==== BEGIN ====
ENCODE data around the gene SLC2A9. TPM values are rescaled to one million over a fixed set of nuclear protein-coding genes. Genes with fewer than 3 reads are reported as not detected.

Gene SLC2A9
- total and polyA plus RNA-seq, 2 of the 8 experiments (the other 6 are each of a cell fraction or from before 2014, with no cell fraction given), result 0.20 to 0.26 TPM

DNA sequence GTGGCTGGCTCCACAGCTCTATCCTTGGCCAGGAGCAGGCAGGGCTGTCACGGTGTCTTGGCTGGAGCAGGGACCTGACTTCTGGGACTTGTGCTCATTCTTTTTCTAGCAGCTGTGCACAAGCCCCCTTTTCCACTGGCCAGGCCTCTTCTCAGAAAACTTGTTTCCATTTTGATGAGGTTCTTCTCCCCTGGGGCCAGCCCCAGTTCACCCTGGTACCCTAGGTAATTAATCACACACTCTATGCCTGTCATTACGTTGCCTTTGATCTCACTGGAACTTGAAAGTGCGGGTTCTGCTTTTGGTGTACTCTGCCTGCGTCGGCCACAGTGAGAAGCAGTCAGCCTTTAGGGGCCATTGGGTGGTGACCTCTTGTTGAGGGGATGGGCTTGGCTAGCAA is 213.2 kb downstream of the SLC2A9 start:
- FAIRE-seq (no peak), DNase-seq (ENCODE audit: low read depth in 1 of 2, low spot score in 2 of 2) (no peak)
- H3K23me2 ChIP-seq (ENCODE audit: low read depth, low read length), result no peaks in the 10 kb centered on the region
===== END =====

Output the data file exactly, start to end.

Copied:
ENCODE data around the gene SLC2A9. TPM values are rescaled to one million over a fixed set of nuclear protein-coding genes. Genes with fewer than 3 reads are reported as not detected.

Gene SLC2A9
- total and polyA plus RNA-seq, 2 of the 8 experiments (the other 6 are each of a cell fraction or from before 2014, with no cell fraction given), result 0.20 to 0.26 TPM

DNA sequence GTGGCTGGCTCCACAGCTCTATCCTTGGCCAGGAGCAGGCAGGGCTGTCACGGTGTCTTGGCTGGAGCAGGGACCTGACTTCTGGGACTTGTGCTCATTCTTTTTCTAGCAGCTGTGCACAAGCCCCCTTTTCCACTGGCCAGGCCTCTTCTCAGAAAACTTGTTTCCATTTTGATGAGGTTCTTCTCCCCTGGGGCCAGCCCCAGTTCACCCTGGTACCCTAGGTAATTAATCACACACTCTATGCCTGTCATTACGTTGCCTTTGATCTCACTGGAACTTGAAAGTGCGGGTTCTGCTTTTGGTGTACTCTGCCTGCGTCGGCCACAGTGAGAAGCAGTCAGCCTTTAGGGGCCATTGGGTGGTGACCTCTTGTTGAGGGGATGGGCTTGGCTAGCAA is 213.2 kb downstream of the SLC2A9 start:
- FAIRE-seq (no peak), DNase-seq (ENCODE audit: low read depth in 1 of 2, low spot score in 2 of 2) (no peak)
- H3K23me2 ChIP-seq (ENCODE audit: low read depth, low read length), result no peaks in the 10 kb centered on the region